A few years after the end of the Great War, one of his opponents, Colonel  WD Pownes MC of the Royal Sussex Regiment and the Nigeria Regiment, summed up Lettow-Vorbeck thus: “I do not think that in the whole  history of the war there has ever been a more striking character than General von Lettow-Vorbeck.

“He was a genius in the art of bush warfare, a man of indomitable spirit – a most remarkable leader of men, who did not know what it was to be beaten. To him discomfort, hunger, heat, shortage of ammunition and supplies were all as nothing.

“He had one object in life only, and that was never to be taken by the British.  He has at least earned for himself enduring fame for being a brave man and a worthy enemy.”

General Paul Emil von  Lettow-Vorbeck deserves to be better remembered today.

Tomorrow: Hunger in the streets of Berlin

The '100 Moments' already published can be seen at: independent.co.uk/greatwar

Start your day with The Independent, sign up for daily news emails
Have you tried new the Independent Digital Edition apps?
ebooks
ebooksAn introduction to the ground rules of British democracy
Latest stories from i100
Have you tried new the Independent Digital Edition apps?
SPONSORED FEATURES
Independent Dating
and  

By clicking 'Search' you
are agreeing to our
Terms of Use.

iJobs Job Widget
iJobs General

Recruitment Genius: Sales Executive - OTE £35,000

£18000 - £23000 per annum: Recruitment Genius: A Sales Executive is required t...

SThree: Trainee Recruitment Consultant

£20000 - £25000 per annum + competitive: SThree: £20000 - £25000 per annum + c...

Recruitment Genius: Project Coordinator

£25000 - £30000 per annum: Recruitment Genius: This company provides a number ...

Recruitment Genius: Graduate Sales Consultant - OTE £45,000

£15000 - £45000 per annum: Recruitment Genius: Do you want to work for an exci...

Day In a Page

Solved after 200 years: the mysterious deaths of 3,000 soldiers from Napoleon's army

Solved after 200 years

The mysterious deaths of 3,000 soldiers from Napoleon's army
Every regional power has betrayed the Kurds so Turkish bombing is no surprise

Robert Fisk on the Turkey conflict

Every regional power has betrayed the Kurds so Turkish bombing is no surprise
Investigation into wreck of unidentified submarine found off the coast of Sweden

Sunken sub

Investigation underway into wreck of an unidentified submarine found off the coast of Sweden
Instagram and Facebook have 'totally changed' the way people buy clothes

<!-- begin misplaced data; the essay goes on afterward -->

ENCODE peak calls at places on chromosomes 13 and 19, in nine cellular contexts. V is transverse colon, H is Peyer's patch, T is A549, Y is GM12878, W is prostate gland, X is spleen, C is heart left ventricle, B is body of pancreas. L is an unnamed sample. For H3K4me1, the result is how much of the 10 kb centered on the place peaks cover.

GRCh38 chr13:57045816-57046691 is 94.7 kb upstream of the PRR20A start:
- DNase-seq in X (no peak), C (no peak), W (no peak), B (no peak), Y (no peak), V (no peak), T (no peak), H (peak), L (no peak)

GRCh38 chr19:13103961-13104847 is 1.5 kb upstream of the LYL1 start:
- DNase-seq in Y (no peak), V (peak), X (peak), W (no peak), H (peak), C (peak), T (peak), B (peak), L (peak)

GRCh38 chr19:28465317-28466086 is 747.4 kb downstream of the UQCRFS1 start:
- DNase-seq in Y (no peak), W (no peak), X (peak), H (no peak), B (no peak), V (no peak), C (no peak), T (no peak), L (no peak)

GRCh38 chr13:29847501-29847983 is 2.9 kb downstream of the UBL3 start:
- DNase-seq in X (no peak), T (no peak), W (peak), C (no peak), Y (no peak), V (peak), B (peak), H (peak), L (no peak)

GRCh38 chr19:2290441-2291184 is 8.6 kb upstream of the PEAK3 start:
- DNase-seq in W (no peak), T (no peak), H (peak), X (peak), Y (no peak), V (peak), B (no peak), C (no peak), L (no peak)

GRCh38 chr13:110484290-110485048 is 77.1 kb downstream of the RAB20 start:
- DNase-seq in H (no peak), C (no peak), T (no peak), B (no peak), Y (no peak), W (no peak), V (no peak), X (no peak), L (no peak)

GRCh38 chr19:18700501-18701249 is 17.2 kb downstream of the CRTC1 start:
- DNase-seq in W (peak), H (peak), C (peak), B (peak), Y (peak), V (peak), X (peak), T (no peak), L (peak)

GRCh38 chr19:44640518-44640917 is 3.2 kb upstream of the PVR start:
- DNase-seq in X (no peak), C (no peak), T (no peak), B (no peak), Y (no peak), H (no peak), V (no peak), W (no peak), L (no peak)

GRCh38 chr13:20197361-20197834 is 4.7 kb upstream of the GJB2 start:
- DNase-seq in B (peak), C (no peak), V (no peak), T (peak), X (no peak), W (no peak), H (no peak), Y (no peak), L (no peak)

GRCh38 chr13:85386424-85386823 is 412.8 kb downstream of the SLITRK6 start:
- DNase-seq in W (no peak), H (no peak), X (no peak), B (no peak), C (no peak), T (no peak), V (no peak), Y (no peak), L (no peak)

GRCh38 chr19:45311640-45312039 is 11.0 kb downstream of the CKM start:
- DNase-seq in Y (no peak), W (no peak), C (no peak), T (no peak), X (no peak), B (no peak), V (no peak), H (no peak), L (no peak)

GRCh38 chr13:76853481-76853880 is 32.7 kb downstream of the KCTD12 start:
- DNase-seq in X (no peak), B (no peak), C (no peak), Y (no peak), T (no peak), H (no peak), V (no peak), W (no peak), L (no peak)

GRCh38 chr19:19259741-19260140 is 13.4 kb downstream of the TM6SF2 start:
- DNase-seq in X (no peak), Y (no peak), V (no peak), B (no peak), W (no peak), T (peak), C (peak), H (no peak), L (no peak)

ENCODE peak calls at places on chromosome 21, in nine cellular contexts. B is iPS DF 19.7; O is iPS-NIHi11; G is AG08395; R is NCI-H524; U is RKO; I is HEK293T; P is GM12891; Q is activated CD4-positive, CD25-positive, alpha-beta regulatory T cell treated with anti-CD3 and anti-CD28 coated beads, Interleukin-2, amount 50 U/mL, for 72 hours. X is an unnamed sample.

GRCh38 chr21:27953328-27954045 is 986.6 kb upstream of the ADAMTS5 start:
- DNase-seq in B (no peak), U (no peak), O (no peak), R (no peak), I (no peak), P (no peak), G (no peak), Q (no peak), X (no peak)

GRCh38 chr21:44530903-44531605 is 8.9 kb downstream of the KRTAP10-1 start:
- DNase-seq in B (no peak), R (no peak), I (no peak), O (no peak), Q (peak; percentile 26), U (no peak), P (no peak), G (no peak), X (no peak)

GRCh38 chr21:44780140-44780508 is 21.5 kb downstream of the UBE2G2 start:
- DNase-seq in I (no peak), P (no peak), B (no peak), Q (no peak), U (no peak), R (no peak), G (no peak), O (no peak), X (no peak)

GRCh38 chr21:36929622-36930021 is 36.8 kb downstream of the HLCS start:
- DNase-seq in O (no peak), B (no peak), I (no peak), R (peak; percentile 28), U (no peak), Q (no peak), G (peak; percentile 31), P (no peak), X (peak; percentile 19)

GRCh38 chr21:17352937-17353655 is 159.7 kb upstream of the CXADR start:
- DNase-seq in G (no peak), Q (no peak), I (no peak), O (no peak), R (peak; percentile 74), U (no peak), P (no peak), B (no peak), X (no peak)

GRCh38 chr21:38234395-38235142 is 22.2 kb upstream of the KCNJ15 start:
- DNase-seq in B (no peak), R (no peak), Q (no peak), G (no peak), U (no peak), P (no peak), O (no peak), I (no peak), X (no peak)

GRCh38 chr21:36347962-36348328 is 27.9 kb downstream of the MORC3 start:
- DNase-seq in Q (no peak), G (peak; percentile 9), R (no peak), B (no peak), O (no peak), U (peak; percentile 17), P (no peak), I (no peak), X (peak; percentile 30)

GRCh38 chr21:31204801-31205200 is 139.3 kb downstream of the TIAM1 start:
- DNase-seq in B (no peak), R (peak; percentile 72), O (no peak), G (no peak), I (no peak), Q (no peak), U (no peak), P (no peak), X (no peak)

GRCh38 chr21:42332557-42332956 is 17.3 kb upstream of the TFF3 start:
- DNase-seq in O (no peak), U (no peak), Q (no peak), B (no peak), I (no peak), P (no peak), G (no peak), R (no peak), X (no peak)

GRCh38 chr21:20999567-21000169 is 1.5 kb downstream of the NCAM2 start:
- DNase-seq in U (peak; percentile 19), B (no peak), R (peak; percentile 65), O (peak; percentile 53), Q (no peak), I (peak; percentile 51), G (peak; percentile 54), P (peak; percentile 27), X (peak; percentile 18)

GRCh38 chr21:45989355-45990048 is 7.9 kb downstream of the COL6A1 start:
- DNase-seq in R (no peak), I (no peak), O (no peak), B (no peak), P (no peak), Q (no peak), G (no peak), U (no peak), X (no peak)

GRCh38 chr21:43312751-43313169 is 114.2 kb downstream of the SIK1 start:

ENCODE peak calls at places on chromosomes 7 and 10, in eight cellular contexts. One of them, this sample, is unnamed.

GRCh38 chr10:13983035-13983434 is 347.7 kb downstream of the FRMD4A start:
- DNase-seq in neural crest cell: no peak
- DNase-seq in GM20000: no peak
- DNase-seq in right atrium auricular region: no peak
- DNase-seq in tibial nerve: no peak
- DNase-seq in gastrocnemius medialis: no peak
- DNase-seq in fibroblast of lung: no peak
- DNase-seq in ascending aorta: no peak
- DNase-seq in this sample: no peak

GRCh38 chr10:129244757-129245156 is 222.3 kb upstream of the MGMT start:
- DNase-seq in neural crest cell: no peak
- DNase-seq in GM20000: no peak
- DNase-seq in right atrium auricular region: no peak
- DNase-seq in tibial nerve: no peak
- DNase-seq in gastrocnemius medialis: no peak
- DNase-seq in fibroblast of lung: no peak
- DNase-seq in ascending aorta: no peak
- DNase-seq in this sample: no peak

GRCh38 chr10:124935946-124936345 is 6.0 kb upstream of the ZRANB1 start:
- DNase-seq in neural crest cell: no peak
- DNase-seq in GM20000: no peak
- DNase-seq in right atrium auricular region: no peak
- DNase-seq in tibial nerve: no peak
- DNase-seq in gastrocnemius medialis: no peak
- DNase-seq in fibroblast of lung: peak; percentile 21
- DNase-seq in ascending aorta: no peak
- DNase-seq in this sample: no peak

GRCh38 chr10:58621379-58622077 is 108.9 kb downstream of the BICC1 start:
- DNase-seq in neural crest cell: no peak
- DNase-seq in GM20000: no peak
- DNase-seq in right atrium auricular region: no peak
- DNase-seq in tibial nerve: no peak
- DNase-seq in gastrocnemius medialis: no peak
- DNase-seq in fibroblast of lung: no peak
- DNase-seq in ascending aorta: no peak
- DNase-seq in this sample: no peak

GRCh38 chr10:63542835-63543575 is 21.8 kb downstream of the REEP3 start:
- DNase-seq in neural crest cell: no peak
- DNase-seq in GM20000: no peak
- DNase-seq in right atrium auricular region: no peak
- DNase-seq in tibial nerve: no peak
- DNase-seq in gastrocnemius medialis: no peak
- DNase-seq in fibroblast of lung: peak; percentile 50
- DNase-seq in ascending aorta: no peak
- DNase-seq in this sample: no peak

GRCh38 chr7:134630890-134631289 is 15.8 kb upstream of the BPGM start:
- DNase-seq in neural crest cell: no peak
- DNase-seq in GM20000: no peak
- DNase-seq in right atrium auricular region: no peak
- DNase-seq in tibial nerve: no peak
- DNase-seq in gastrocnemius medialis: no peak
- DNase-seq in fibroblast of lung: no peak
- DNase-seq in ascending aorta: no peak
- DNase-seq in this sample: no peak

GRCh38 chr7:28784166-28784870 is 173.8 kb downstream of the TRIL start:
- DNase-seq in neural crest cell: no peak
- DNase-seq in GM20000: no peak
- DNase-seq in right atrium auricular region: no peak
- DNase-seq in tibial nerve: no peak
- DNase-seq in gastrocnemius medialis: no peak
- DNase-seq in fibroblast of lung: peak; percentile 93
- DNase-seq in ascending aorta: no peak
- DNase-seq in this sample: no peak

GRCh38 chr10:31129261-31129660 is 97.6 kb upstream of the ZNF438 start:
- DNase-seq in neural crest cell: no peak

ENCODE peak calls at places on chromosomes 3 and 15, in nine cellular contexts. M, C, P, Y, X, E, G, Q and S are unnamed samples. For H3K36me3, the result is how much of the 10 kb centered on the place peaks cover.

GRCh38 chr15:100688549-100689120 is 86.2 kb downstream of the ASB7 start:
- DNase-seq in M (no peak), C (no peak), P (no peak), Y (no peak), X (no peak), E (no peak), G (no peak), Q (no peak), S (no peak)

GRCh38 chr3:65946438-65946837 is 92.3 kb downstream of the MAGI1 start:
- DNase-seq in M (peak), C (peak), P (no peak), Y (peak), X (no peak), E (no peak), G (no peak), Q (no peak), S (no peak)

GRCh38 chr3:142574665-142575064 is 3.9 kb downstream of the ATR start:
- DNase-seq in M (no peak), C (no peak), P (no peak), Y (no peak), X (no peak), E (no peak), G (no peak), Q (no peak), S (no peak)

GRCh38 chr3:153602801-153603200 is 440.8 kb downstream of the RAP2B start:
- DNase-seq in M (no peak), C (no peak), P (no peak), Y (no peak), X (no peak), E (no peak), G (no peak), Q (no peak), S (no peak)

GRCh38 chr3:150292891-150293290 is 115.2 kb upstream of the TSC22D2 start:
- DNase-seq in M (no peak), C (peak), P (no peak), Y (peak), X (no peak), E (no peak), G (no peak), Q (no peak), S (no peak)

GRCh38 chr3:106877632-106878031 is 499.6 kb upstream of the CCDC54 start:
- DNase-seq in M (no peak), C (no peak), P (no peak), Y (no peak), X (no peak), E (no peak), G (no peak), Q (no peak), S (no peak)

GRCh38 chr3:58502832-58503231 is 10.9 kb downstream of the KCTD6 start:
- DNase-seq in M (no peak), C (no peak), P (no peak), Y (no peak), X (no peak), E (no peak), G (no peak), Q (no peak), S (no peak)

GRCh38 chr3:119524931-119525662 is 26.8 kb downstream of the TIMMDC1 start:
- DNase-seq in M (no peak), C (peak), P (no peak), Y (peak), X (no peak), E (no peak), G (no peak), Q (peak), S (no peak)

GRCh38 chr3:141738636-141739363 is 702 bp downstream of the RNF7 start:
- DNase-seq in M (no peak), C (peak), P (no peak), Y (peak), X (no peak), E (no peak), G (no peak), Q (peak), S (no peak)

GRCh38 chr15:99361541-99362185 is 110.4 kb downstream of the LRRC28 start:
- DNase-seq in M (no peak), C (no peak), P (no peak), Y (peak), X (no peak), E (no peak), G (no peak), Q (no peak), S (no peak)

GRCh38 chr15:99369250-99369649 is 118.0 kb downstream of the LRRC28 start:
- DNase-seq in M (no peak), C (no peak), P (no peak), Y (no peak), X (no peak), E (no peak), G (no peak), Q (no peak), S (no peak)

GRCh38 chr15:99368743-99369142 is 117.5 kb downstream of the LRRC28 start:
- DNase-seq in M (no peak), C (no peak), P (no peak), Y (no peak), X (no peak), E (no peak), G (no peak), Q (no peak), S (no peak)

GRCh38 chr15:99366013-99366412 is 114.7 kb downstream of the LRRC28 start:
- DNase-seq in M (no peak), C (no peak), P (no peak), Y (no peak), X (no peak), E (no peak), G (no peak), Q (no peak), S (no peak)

Age of the selfie

Instagram and Facebook have 'totally changed' the way people buy clothes
Not so square: How BBC's Bloomsbury saga is sexing up the period drama

Not so square

How Virginia Woolf saga is sexing up the BBC period drama
Rio Olympics 2016: The seven teenagers still carrying a torch for our Games hopes

Still carrying the torch

The seven teenagers given our Olympic hopes
The West likes to think that 'civilisation' will defeat Isis, but history suggests otherwise

The West likes to think that 'civilisation' will defeat Isis...

...but history suggests otherwise
The bald truth: How one author's thinning hair made him a Wayne Rooney sympathiser

The bald truth

How thinning hair made me a Wayne Rooney sympathiser
Froome wins second Tour de France after triumphant ride into Paris with Team Sky

Tour de France 2015

Froome rides into Paris to win historic second Tour
Fifteen years ago, Concorde crashed, and a dream died. Today, the desire to travel faster than the speed of sound is growing once again

A new beginning for supersonic flight?

Concorde's successors are in the works 15 years on from the Paris crash
I would never quit Labour, says Liz Kendall

I would never quit party, says Liz Kendall

Latest on the Labour leadership contest
Froome seals second Tour de France victory

Never mind Pinot, it’s bubbly for Froome

Second Tour de France victory all but sealed
Oh really? How the 'lowest form of wit' makes people brighter and more creative

The uses of sarcasm

'Lowest form of wit' actually makes people brighter and more creative
A magazine editor with no vanity, and lots of flair

No vanity, but lots of flair

A tribute to the magazine editor Ingrid Sischy
Foraging: How the British rediscovered their taste for chasing after wild food

In praise of foraging

How the British rediscovered their taste for wild food